LTC Detective Work – 6 Things You Need To Do

LTC Detective Work – 6 Things You Need To Do

Long-Term Care can be a tough subject.

Often times, you have to do a little detective work to ensure your cases are processed through Underwriting quickly.

Here are six things you can do to help uncover important information the underwriter needs to issue your case.

Ask about specialty physicians

Knowing if a specialist is treating your client gives the underwriter clues about their health condition.

For example:

  • If your client had bypass surgery, ask whether they have a cardiologist.
  • If they had joint replacement, ask if they have an orthopedist.
  • If they have rheumatoid arthritis, ask if they see an arheumatologist.
  • If your client is taking multiple medications for depression and anxiety, ask if they have a psychiatrist.
  • If they have diabetes, ask if he sees an endocrinologist.
Pay attention to the date of diagnosis

A recent diagnosis (within six months to one year) may not be enough time to assess the client’s stability.

Note the date of the last doctor’s visit.

If it’s been over two years since your client’s last physical exam and lab work, they won’t qualify for preferred underwriting.  Also, pay attention to recent doctor’s visits.  Ask your client if they have a follow-up visit planned.  Knowing an applicant is undergoing treatment allows the underwriter to order an attending physician’s statement immediately, instead of waiting until the client mentions it during the personal health interview.

Listen carefully for these things:
  • Pending tests – Be sure to ask if the client is scheduled for a test that has not yet been performed.
  • Recent surgeries – Ask what type of surgery the client had.  Was a malignancy found?  Has the wound healed?  You also should ask if the client is released from care or requires further follow-up.
  • Physical therapy – Ask about the diagnosis.  Is the pain or condition resolved?  Do they require further treatment?  Find out if the physical therapy helped or if surgery has been recommended.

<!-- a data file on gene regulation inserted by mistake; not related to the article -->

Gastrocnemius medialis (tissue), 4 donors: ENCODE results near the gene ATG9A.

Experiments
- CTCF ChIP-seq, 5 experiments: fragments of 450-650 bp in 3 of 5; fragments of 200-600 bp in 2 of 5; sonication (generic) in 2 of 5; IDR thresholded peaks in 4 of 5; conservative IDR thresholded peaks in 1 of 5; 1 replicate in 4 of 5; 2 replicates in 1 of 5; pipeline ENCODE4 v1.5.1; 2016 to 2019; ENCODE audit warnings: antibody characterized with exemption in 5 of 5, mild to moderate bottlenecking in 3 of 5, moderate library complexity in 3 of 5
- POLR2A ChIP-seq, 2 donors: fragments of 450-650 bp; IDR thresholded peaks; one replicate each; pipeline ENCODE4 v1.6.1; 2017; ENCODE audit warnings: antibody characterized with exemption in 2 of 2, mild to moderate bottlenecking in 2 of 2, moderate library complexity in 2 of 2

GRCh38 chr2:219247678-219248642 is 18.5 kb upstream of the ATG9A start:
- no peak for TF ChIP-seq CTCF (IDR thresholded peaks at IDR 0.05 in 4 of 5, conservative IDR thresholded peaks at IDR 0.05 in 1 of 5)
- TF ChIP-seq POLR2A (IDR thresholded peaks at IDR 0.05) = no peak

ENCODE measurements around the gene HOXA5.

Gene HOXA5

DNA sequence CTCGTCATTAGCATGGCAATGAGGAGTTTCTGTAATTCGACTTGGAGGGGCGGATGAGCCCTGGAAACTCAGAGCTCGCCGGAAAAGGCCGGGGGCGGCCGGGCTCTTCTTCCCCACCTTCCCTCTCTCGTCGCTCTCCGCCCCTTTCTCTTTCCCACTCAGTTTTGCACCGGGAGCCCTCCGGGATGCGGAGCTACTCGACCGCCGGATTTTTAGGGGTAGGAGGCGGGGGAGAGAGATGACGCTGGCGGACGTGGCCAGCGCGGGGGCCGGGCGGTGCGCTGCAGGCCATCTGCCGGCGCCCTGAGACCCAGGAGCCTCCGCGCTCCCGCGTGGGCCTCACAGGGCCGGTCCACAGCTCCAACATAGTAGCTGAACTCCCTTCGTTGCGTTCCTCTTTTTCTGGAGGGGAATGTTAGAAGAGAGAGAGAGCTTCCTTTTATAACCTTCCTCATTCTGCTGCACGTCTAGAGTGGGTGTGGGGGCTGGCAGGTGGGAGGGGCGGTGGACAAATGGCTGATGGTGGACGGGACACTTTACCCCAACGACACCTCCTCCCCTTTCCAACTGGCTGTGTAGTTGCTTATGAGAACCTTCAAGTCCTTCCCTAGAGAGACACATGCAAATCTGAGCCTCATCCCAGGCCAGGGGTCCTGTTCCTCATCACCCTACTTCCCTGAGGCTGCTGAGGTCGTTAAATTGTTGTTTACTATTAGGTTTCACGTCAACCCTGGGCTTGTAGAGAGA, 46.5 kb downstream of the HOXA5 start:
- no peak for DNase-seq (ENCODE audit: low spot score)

Try to identify the diagnosis behind the medication

Many people refer to a medication in terms of the symptoms it addresses. For example:

  • Your client says they take a “water pill for fluid.” This can mean several things, from occasional lower extremity edema to something more serious, like heart failure.  Also, pay close attention to the medication dosage as this can be a clue to your client’s condition.
  • Many applicants will indicate they take a “blood thinner.” Ask about the diagnosis.  Is there a history of stroke or mini-stroke?  Has the client had any type of heart surgery and, if so, when?  Has the client had blood clots?  If so, how long ago?  Has the client had surgery of the leg?
  • If your client says they take a medication for “bones” or to “prevent osteoporosis,” ask if they’ve had a bone density test done in the past two years and what the doctor told them about their bone density.  Typically, these medications aren’t prescribed unless bone density tests have indicated the applicant has some type of bone loss, which impacts insurability.
  • If your client mentions taking a medication for “arthritis,” you should suspect rheumatoid arthritis or another serious condition and rate accordingly.
  • If your client lists pain medications, specifically narcotics, it’s very important to find out the reason the medication is used, how often it’s taken and how long the client has used it.  For example, does your client use it only after they mow the lawn or do they have pain on a daily basis?
Question everything

If you have a client who is young, but not working, ask why.  Do they have chronic health conditions that prevent them from working?  Are they collecting disability benefits?  The underwriter needs to know.

Please contact your LTC Specialist for more information.